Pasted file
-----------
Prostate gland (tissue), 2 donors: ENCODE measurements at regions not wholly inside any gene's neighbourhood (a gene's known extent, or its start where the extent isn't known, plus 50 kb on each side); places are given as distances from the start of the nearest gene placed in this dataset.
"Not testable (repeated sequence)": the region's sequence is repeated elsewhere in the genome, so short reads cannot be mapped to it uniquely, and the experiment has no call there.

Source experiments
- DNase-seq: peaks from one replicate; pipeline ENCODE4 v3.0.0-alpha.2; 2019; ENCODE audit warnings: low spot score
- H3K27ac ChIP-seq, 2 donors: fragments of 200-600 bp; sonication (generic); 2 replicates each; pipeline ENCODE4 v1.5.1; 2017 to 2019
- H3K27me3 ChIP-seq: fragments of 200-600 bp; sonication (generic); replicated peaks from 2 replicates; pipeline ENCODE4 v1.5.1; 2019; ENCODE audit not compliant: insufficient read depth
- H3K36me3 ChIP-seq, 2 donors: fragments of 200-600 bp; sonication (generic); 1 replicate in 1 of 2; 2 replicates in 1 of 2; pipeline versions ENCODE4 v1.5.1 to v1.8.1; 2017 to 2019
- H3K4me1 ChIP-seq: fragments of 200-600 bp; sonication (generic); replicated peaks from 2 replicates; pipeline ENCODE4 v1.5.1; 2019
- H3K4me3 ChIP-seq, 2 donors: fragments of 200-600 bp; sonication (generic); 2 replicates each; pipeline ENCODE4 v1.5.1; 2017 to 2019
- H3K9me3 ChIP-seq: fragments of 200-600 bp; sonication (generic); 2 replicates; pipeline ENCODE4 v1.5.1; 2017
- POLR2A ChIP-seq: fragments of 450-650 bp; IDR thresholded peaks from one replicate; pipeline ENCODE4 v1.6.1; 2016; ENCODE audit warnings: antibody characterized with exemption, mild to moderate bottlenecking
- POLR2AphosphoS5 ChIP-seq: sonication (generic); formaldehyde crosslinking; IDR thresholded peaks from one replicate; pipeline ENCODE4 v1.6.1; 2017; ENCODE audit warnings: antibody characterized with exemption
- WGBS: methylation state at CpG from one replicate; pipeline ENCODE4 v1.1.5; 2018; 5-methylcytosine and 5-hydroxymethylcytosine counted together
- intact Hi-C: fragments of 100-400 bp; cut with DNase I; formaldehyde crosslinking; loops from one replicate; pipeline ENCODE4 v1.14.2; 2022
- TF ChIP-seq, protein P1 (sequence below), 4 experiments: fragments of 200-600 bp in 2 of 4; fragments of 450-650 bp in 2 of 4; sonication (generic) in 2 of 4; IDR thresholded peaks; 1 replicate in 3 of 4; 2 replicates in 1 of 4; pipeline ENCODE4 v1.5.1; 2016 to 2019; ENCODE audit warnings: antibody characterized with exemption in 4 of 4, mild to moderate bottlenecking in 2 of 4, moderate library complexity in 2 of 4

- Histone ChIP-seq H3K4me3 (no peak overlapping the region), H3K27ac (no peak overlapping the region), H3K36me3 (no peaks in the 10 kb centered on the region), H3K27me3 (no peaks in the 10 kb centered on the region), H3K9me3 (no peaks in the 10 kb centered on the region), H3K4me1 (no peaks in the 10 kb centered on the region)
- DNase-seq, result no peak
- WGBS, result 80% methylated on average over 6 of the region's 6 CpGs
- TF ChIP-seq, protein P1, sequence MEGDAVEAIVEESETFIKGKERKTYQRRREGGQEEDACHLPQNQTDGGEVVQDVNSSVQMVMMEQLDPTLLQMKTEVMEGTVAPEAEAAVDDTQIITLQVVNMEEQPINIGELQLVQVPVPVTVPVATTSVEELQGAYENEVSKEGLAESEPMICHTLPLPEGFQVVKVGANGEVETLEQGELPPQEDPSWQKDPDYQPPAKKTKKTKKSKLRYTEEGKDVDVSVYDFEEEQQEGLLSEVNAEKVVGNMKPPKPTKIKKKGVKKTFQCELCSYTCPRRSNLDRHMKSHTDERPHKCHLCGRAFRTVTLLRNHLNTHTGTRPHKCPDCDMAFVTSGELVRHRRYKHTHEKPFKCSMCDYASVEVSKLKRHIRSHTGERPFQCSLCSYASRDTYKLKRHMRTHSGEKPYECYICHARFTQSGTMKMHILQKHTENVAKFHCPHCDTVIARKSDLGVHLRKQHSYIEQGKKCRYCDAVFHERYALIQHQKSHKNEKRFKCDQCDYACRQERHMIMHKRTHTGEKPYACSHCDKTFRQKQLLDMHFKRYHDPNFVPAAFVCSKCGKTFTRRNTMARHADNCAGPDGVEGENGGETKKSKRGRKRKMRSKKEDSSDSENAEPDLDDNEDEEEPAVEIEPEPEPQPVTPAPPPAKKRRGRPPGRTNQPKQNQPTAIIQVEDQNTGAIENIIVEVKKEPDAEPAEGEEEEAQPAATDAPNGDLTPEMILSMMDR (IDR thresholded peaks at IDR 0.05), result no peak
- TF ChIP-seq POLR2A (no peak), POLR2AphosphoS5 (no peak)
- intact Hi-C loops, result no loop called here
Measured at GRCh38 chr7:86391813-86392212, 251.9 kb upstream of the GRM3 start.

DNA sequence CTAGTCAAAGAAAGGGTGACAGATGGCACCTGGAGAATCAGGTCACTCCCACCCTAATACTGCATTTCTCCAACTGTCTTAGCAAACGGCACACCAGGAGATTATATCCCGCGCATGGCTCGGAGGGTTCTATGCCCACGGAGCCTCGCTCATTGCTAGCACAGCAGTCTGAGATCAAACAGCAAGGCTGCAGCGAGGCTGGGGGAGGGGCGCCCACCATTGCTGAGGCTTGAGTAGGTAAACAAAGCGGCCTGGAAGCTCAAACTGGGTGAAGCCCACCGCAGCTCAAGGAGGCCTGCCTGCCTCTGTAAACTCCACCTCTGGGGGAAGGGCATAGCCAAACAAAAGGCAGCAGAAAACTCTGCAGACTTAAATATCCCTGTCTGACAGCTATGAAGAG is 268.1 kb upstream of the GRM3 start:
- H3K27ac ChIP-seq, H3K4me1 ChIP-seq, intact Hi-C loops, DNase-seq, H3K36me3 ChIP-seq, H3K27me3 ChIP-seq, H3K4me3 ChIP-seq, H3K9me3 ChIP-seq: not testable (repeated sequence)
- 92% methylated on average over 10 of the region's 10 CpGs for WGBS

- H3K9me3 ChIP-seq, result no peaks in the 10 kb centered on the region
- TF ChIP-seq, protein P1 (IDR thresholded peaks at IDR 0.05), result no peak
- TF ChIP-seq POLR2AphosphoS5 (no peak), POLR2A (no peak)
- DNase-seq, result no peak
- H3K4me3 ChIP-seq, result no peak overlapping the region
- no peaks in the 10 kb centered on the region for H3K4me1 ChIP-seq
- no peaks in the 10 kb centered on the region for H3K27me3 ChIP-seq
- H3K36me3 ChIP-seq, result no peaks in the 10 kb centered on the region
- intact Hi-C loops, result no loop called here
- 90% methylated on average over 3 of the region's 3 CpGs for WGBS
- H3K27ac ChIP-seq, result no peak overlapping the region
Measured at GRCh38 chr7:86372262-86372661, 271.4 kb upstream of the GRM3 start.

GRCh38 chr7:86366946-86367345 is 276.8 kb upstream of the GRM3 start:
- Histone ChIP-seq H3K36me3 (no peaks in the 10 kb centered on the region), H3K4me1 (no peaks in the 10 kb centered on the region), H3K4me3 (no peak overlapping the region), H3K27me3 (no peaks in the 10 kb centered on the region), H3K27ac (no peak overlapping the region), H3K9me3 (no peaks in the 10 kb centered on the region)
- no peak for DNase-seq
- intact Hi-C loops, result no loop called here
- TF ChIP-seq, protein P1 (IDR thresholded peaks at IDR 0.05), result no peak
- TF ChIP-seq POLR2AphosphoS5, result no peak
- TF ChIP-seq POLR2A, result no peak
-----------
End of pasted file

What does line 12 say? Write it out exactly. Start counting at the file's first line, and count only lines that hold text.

- POLR2AphosphoS5 ChIP-seq: sonication (generic); formaldehyde crosslinking; IDR thresholded peaks from one replicate; pipeline ENCODE4 v1.6.1; 2017; ENCODE audit warnings: antibody characterized with exemption